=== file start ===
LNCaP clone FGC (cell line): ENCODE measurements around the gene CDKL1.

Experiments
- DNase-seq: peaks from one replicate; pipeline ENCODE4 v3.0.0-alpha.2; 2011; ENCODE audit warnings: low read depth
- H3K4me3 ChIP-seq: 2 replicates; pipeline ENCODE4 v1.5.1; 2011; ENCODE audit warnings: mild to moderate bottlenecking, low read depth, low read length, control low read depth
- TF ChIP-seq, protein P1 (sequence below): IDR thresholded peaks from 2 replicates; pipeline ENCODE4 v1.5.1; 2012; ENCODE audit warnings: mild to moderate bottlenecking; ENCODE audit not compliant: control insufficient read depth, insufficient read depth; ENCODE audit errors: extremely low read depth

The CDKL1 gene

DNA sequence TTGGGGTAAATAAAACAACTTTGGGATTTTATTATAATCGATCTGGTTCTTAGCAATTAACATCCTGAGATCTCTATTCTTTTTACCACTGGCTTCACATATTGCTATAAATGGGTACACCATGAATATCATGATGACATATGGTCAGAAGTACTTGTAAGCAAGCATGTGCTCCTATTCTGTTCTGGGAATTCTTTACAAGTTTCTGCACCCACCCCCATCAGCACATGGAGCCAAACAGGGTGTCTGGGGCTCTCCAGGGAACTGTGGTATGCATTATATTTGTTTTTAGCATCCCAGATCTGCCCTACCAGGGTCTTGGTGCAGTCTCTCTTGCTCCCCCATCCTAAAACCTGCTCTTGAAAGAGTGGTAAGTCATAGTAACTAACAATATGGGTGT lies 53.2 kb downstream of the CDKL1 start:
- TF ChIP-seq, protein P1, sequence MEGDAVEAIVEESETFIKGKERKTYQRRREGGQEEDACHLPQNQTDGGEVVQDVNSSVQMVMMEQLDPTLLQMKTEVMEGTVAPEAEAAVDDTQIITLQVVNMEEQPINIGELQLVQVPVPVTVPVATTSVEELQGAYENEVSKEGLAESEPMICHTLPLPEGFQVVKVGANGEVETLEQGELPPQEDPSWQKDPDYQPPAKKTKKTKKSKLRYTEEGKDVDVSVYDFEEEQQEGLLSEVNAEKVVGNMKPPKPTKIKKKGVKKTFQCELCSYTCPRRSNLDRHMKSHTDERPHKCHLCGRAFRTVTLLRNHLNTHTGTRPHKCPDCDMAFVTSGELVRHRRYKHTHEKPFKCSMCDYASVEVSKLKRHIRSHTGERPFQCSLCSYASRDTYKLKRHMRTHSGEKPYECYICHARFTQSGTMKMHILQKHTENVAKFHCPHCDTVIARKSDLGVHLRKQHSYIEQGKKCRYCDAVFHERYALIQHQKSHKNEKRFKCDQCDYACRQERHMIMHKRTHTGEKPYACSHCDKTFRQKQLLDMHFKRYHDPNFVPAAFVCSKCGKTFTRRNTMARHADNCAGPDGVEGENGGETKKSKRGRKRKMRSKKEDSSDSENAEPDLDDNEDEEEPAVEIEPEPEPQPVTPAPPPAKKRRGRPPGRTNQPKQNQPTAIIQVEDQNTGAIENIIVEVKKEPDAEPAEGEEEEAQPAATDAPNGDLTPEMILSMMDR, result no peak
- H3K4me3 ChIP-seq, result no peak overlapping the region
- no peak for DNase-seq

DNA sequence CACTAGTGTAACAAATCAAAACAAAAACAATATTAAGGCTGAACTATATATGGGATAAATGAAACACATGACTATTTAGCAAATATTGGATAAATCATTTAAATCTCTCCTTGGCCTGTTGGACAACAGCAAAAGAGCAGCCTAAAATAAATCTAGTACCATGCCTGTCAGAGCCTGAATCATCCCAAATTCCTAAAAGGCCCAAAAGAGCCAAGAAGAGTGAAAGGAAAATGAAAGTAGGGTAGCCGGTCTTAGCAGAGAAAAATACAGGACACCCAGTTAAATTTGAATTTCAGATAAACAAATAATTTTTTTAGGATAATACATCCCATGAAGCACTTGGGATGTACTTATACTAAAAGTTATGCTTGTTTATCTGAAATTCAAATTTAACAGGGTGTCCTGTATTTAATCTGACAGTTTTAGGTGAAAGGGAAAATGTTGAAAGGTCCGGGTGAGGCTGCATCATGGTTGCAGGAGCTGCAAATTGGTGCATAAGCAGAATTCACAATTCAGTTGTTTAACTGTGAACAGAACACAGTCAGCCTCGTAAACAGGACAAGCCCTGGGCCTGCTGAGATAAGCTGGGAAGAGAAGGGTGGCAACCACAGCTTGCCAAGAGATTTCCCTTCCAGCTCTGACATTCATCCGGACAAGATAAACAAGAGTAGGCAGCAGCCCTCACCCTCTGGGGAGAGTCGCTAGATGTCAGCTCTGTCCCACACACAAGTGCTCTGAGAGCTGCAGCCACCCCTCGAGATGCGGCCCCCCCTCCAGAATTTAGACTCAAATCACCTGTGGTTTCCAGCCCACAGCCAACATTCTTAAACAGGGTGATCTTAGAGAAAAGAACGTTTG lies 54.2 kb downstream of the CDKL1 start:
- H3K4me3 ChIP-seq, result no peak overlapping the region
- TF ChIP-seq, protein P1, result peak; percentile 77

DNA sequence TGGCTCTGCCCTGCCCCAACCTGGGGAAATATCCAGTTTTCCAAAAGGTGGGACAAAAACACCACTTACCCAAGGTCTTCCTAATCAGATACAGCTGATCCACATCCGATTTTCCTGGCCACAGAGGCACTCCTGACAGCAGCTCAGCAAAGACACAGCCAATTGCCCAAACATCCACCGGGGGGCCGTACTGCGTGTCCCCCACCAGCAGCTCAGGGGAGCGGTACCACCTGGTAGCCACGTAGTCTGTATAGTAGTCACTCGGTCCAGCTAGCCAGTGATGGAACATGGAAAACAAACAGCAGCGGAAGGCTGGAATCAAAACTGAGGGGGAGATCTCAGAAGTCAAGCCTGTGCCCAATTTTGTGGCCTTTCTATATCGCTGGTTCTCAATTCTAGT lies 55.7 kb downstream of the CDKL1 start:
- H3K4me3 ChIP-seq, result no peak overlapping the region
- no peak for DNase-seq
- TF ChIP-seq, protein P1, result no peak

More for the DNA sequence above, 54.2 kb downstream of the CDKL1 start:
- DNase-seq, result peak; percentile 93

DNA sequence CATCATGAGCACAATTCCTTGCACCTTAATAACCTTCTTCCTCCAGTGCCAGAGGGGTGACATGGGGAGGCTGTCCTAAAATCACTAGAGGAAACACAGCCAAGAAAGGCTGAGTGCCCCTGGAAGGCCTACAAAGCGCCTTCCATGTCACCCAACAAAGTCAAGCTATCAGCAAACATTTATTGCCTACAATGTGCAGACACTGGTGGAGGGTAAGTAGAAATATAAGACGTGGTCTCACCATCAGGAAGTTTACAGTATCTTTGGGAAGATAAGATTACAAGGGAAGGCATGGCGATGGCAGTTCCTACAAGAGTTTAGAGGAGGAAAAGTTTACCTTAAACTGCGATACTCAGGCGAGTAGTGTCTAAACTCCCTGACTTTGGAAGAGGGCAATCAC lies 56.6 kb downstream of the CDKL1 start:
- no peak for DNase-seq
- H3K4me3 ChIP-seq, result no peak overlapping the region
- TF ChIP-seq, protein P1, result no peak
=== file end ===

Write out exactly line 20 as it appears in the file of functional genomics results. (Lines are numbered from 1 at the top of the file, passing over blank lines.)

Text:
DNA sequence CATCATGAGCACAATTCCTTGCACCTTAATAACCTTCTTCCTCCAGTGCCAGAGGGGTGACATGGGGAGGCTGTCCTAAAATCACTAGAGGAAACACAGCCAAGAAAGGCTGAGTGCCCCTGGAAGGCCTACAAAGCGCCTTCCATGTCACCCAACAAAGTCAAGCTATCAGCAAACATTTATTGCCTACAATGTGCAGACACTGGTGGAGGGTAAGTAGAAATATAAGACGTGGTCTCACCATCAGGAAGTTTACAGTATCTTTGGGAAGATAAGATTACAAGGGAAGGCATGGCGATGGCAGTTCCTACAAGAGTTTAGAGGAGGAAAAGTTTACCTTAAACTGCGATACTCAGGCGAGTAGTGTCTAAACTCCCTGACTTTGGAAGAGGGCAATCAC lies 56.6 kb downstream of the CDKL1 start: